The winter of 2013-14 is proving to be one of new endeavors for TV series. There seem to be endless commercials and previews for series premieres and pilot episodes. The past month and coming weeks offer a wide range of shows from comic book adaptations (Gotham) to teenaged supernatural love triangles in Bitten to science fiction Helix. Even an Australian TV series, Rake, has been slotted for an American adaptation. There appears to be at least one new show starting in every genre. Intelligence, The 100, Enlisted and True Detective are but only a few of this winter’s new shows.

Even with all of the new shows to choose from, it is still nice to have returning favorites. Psych recently began its eighth season, making it one of USA Network’s longest-running shows. It takes a certain kind of creativity to maintain a series since 2008. Without this, the show would quickly have lost the interest of its audience.

Considering the show follows the cases worked by a fake psychic detective with a penchant for rule breaking, Psych has the perfect excuse for doing almost anything with its plot. Over the past seven seasons, the show has explored various genres of filmmaking, including old westerns, Bollywood, soap operas and, most recently, a musical.

Throughout the series, Shawn Spencer (James Roday) and his partner Burton Guster (Dulé Hill, Men of Honor) solve crimes that the Santa Barbara Police Department are having trouble with, have deemed unsolvable (such as the Mr. Yin and Mr. Yang murders) or have decided the case is too strange to actually be worth their time.

With such leeway to do whatever strikes the writers’ fancies, a show can go one of three ways. The writers could ignore the fact that they are able to do anything, making for a more realistic, but rather boring, show.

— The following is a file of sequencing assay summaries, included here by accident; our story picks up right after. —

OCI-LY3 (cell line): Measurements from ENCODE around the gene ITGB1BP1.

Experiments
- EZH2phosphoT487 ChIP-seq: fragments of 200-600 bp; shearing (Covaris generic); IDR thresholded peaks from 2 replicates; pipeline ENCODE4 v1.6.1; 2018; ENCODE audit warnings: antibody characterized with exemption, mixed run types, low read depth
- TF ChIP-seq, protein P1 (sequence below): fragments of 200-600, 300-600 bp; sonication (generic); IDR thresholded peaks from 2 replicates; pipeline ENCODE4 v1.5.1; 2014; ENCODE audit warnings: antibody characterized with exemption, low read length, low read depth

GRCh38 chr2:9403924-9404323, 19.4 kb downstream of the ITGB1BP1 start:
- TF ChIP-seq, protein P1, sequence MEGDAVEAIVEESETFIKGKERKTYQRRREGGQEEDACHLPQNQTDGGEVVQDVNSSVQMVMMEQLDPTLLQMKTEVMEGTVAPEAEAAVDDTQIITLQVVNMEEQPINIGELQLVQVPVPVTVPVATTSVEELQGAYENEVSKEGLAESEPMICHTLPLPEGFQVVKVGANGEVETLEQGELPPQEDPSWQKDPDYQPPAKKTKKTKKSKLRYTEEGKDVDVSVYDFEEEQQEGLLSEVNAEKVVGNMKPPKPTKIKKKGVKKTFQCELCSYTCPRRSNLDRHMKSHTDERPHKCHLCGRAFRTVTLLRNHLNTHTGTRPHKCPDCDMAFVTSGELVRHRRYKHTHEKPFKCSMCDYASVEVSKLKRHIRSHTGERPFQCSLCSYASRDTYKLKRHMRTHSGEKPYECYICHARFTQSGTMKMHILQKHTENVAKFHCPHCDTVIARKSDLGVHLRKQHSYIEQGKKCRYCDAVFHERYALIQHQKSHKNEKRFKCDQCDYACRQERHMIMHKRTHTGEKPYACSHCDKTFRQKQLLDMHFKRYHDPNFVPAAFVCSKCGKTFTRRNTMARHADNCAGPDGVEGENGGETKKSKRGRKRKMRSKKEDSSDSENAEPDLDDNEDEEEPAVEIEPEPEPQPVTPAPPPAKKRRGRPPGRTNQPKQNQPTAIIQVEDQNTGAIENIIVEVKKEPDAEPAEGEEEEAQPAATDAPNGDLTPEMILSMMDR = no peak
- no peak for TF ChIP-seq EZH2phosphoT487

The writers could go in the complete opposite direction and make the show incomprehensibly strange, but it would include absolutely everything that the scriptwriters might desire.

Fortunately for its viewers, Psych’s writers opted for the third path by taking the middle ground. This third choice creates episodes that do make sense but stretch the imagination.

Episodes, for the most part, follow a logical chain of events, even when the events themselves are less than logical. However, the writers did not satisfy themselves with creating a comprehensible detective show. They added comedy, probably Psych’s best quality.

Most detective shows are serious; the characters are intent on catching a killer and have no time for jokes except perhaps at the end of an episode, after the suspect has been arrested and presumed guilty (few if any detective shows actually have any follow through with the people they arrest).

Psych, on the other hand, seems to be dedicated to humor; the characters just happen to solve a mystery while jesting and making endless references to other movies and TV shows along the way.

With this concept, the show seems to be destined for greatness. So far, it lives up to its potential. The return of Despereaux (Cary Elwes, The Princess Bride), an eloquent and crafty art thief who was presumed dead, has started the eighth season with a bang, or at least with a few good laughs at the expense of the British. The first episode of this new season is set in England and does not have the usual case to solve. Rather, Shawn and Gus go undercover to prevent a crime from happening while trying to figure out Despereaux’s true identity.

As far as the overarching story goes, Psych’s first episode of the year falls flat, but this is somewhat excusable due to the resurrection of Despereaux, arguably one of the most cunning adversaries Shawn and Gus have faced during the series.

Hopefully, as the season goes on, the show will not continue to ignore what it presented as major plot points in previous episodes, such as the replacement of the police chief or Shawn’s confession to not being a real psychic. These could lead to some interesting future episodes, but might also make Psych less of a lighthearted comedy as the main characters face life-altering changes.